Renounce trying to improve yourself and become something. You are not a work in progress. If you are a work - then you are God’s work. “For we are His workmanship, created in Christ Jesus for good works, which God prepared beforehand that we should walk in” (Eph 2:10).
Do not plan to have a “good Lent” or imagine what a “good Lent” would be. Give up judging - especially judging yourself. Get out of the center of your world. Lent is not about you. It is about Christ and His Pascha.
Fast according to the Tradition instead of according to your own ideas and designs. This might be hard for some if they are not part of the traditional Church and thus have no fasting tradition. Most Catholics have differing rules for fasting than the Orthodox. If you’re Catholic, fast like a Catholic. Don’t admire other people’s fasting.
If you’re Protestant but would like to live more traditionally, think about becoming Orthodox. Short of that, covenant with others (family, friends) to keep the traditional fast. Don’t be too strict or too lenient, and if possible keep the fast in a manner that is mutually agreed rather than privately designed. Be accountable but not guilty.
Pray. Fasting without praying is called “the Fast of Demons,” because demons never eat, but they never pray. We fast as a means of drawing closer to God. Your fasting and your prayer should be balanced as much as possible. If you fast in a strict manner, then you should pray for extended periods. If you fast lightly, then your prayers may be lighter as well. The point is to be single - for prayer and fasting to be a single thing.
To our prayer and fasting should be added mercy (giving stuff away, especially money). You cannot be too generous. Your mercy should be as invisible as possible to others, except in your kindness to all. Spend less, give away more.
Eating, drinking, praying and generosity are very natural activities. Look at your life. How natural is your eating? Is your diet driven by manufactured, processed foods (especially as served in restaurants and fast food places)? These can be very inhuman ways of eating. Eating should take time. It is not a waste of time to spend as much as six hours in twenty-four preparing, sharing, eating and cleaning up. Even animals take time to eat.
Go to Church a lot more (if your Church has additional Lenten services, go to them). This can be problematic for Protestants, in that most Protestant worship is quite modern, i.e. focused on the individual rather than directed to God, well-meant but antithetical to worship. If your Church isn’t boring, it’s probably modern. This is not to say that Classical Christianity is inherently boring - it’s just experienced as such by people trained to be consumers. Classical Christianity worships according to Tradition and focuses its attention on God. It is not there for you to “get something out of it.”
Entertain yourself less. In traditional Orthodox lands, amusements are often given up during the Lenten period. This can be very difficult for modern people in that we live to consume and are thus caught in a cycle of pain and pleasure. Normal pleasures such as exercise or walking are not what I have in mind - although it strikes me as altogether modern that there should be businesses dedicated to helping us do something normal (like walking or exercising), such that even our normal activities become a commodity to consume.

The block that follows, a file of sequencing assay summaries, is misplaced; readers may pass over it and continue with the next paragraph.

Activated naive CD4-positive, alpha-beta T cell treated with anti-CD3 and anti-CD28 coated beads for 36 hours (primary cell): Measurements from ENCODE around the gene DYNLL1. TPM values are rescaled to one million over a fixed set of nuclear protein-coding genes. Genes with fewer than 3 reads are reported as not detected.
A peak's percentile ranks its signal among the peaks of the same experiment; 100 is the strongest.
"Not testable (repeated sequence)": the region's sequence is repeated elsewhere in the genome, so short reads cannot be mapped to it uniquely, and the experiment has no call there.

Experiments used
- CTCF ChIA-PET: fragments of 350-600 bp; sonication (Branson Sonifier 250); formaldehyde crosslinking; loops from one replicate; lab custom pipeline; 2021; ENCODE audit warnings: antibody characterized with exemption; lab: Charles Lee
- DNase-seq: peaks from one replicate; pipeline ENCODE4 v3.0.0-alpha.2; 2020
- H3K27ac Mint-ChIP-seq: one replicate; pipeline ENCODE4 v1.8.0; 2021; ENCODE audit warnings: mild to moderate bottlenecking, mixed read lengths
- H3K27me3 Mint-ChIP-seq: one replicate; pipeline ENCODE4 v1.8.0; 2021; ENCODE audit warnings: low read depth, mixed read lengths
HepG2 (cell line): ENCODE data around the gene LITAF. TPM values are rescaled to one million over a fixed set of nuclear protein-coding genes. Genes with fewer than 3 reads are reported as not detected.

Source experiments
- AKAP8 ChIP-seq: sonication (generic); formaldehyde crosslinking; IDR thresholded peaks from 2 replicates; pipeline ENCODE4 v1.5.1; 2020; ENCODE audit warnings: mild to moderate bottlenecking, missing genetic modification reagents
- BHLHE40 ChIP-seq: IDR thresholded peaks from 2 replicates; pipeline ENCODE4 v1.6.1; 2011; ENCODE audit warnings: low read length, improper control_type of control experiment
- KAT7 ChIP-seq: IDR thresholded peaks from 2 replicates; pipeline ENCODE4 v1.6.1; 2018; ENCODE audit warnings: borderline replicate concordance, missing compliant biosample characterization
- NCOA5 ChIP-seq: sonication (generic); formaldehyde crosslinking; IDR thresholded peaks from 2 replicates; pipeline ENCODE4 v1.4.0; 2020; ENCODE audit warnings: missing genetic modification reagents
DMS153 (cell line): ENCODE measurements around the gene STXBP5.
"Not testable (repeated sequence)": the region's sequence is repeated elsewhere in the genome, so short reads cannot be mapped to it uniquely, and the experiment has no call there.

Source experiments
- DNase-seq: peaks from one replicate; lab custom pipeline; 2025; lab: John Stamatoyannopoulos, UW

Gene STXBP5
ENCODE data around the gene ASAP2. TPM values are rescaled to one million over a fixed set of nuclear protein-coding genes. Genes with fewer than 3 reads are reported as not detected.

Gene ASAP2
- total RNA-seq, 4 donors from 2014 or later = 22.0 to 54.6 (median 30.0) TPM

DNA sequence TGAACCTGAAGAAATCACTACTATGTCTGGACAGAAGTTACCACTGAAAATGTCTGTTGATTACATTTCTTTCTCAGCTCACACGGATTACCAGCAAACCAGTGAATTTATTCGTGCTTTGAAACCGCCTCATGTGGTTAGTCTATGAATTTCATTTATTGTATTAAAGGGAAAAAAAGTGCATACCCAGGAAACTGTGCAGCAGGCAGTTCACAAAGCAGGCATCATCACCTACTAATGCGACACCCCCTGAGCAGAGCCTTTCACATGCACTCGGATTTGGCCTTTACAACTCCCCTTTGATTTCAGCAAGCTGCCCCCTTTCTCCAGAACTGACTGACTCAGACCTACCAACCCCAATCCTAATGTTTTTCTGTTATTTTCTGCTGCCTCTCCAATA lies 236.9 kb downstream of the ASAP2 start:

Fast from watching/reading the news and having/expressing opinions. The news is not presented in order to keep you informed. It is often inaccurate and serves the primarypurpose of political propaganda and consumer frenzy. Neither are good for the soul. Opinions are deeply destructive to the soul’s health. Opinions are not properly considered, necessary beliefs. They are passions that pass themselves off as thoughts or beliefs. The need to express them reveals their passionate nature.
I could well imagine that a modern person, reading through such a list, might feel overwhelmed and wonder what is left. What is left is being human. That so much in our lives is not particularly human but an ephemeral distraction goes far to explain much of our exhaustion and anxiety. There is no food  for us in what is not human.
And so the words of Isaiah come to mind:
Ho! Everyone who thirsts, Come to the waters; And you who have no money, Come, buy and eat. Yes, come, buy wine and milk Without money and without price. Why do you spend money for what is not bread, And your wages for what does not satisfy? Listen carefully to Me, and eat what is good, And let your soul delight itself in fatness (Isa 55:1-2).
“Let your soul delight itself in fatness...” the irony of Lent.

Thursday, March 13, 2014

Lent, Day Nine: A Difficult Prayer (that Brings Rest to Your Soul)

I often pray to see clearly, to see people and things the way God sees them.

Christview Ministry Center's name is about learning to see Christ. But it's also true that if we learn to see Christ, we begin to see life differetly, to view life as Christ does.

I've shared this prayer before and have decided it is worth sharing each year at Lent. Maybe it will help you if you are also wanting to learn to see life differently.

(This came to me by way of a blogger friend at Pentimento,
who said it was written by Servant of God Merry del Val.)

O Jesus meek and humble of heart, Hear me.

From the desire of being esteemed,
From the desire of being loved,
From the desire of being extolled,
From the desire of being honored,
From the desire of being praised,
From the desire of being preferred to others,
From the desire of being consulted,
From the desire of being approved,
Deliver me, Jesus.

From the fear of being humiliated,
From the fear of being despised,
From the fear of suffering rebukes,
From the fear of being calumniated,